By Julia Hon and Tamuna Khoshtaria
Politicians and pundits are happy to tell us what they think is going on in the Caucasus. We may try to draw our own conclusions as well, based on our own observations, what we read, or anecdotes we hear from friends or coworkers. These personal insights are valuable, but they don’t allow us to generalize in any reliable fashion. In more extreme cases, people in discussions can end up talking at cross-purposes, unable to agree on any of the facts. How, then, can we really find out who people in the Caucasus are, what they do, and how they think? Survey data from the Caucasus Research Resource Centers (CRRC) offer a window into the lives of people in Azerbaijan, Armenia and Georgia. CRRC’s yearly Data Initiative (DI) is the largest annual coordinated data-gathering effort in the Caucasus – and one of the few surveys providing quality data on a wide range of political, economic, social and cultural issues.For the DI 2008, nearly 6000 face-to-face interviews were conducted using nationally representative samples from the three countries to collect data; the Politics and Protest survey was carried out across Georgia with a total of over 1800 respondents. This article presents some snapshots from the 2008 DI, as well as the CRRC’s May 2009 survey on politics and protests in Georgia. Both, however, are broader instruments than is reflected here.
Despite these sobering numbers, Georgians have hope in the future of their country. When respondents were asked whether they thought their children would be better or worse off than they are, many respondents were uncertain, but only 2% thought that their children would be worse off, and 50% saw a brighter economic future for their children. Although the data cannot predict exactly what the future will hold, it can tell us that, when it comes to the long term, many Georgians have a positive outlook.
The future of the region also depends on the attitudes and behaviors of its citizens; CRRC’s data-gathering efforts endeavor to gauge them accurately. The data presented in this article is just the tip of the iceberg. Our respondents have told us about everything from what they think about the media, to whether they pray, to how often they smoke cigarettes, to what they think about their country’s foreign policy. Much of our data is publicly available at http://www.crrccenters.org/ – and we offer trainings on how to analyze data. Moreover, CRRC will soon have a web interface that allows you to check data online. You have a question about social, political, or economic developments? Explore the dataset (if you already know how), or get in touch with us at firstname.lastname@example.org to find out more about the data and how to use it.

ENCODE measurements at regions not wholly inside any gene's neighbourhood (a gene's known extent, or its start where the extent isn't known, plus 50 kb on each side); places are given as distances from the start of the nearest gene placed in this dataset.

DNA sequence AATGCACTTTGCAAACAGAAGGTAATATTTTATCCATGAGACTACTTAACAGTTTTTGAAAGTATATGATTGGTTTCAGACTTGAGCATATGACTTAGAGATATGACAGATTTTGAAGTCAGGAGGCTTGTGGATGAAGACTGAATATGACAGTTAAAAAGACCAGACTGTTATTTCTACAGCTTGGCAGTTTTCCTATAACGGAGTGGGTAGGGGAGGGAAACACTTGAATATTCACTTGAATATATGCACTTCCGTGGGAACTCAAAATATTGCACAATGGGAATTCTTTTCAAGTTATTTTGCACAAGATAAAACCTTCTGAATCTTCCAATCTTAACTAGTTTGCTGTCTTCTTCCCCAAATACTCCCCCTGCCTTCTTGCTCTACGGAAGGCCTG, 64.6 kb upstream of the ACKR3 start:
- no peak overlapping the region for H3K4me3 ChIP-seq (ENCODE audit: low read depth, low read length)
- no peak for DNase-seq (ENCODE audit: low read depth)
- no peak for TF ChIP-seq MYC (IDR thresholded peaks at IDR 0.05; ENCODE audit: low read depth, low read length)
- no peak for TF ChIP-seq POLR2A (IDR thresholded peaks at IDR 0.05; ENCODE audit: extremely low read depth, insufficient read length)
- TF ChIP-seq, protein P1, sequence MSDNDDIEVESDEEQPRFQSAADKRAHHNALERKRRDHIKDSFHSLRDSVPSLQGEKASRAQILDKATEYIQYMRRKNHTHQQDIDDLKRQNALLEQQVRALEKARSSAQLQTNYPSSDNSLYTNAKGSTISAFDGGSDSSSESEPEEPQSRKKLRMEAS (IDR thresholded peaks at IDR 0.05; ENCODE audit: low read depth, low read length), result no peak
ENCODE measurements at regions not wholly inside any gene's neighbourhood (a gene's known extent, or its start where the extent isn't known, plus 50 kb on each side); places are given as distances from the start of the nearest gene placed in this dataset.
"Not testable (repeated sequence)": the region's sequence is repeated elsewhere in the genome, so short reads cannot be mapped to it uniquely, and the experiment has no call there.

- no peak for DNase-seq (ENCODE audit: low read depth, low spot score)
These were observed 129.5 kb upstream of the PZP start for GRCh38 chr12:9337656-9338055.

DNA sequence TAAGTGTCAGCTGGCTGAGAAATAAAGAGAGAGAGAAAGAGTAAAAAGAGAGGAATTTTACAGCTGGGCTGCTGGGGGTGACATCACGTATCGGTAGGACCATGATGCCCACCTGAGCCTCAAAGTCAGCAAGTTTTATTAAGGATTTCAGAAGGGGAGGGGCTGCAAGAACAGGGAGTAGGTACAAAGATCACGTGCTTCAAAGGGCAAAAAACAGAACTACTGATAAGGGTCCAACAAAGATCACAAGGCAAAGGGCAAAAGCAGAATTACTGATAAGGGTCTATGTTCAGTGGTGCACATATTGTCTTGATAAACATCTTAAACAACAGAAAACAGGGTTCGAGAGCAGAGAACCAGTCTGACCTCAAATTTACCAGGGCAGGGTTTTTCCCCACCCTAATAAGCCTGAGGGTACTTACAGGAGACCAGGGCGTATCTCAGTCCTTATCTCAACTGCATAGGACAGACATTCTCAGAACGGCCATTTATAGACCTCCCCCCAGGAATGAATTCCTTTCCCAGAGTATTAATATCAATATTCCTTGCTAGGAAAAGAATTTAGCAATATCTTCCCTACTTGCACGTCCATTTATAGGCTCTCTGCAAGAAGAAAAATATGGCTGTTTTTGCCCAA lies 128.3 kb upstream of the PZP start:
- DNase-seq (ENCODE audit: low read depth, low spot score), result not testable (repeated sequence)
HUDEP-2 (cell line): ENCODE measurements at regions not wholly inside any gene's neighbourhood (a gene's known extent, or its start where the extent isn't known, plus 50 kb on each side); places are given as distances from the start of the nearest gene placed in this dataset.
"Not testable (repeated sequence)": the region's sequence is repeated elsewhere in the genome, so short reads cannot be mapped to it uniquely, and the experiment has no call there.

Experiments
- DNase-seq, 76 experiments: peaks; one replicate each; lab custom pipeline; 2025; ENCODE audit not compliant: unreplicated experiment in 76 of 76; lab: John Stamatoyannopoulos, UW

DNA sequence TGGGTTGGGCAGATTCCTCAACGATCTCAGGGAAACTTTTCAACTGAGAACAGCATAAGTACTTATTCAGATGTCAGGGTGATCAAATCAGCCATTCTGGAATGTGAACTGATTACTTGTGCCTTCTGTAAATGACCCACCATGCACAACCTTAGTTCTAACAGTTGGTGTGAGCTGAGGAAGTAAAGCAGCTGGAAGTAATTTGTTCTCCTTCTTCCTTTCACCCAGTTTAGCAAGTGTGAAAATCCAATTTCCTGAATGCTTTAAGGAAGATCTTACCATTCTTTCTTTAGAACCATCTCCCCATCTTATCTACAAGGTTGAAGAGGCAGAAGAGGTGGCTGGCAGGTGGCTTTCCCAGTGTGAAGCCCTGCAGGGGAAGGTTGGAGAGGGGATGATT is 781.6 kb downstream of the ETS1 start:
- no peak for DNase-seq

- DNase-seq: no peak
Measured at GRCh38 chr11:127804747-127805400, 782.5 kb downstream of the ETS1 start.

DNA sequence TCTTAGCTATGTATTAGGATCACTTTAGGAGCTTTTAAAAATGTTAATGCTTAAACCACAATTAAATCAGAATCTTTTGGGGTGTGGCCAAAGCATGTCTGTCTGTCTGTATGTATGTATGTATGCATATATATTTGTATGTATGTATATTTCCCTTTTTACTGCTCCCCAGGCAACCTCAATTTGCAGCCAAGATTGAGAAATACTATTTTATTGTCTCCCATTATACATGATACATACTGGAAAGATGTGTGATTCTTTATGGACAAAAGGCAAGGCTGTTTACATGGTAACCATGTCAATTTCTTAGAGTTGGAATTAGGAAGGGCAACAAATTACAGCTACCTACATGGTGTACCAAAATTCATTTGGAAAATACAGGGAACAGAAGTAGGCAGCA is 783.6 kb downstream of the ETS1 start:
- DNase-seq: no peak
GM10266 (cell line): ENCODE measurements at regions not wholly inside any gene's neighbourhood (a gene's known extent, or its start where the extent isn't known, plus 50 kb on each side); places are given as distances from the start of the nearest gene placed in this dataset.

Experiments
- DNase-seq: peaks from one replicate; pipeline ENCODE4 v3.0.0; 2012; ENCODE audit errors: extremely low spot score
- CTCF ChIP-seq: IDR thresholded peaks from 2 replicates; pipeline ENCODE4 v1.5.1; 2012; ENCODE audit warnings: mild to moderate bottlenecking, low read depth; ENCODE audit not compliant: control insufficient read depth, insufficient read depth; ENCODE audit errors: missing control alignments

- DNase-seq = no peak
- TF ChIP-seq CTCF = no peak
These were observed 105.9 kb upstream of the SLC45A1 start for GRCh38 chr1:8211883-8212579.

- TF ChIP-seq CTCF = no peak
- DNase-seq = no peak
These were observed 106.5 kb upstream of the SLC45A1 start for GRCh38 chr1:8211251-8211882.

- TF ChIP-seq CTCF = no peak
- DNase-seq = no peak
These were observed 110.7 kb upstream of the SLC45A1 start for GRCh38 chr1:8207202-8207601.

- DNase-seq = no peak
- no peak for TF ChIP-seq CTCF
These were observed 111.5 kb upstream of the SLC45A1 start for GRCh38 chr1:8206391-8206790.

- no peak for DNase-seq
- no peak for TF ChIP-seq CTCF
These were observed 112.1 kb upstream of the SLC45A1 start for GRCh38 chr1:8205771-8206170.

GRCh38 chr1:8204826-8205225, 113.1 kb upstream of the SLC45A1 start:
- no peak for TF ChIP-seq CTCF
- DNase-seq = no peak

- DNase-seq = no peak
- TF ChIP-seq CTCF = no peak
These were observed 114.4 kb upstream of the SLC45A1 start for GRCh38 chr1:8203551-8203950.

Julia Hon and Tamuna Khoshtaria are Research Fellows at the Caucasus Research Resource Centers (CRRC). CRRC is a joint program of the Eurasia Partnership Foundation and the Carnegie Corporation of New York, and has worked with many major international organizations on various research projects, ranging from surveys and focus groups to complex mapping projects. CRRC data is regularly presented to members of AmCham at luncheons and other events. More information online at www.crrccenters.org.
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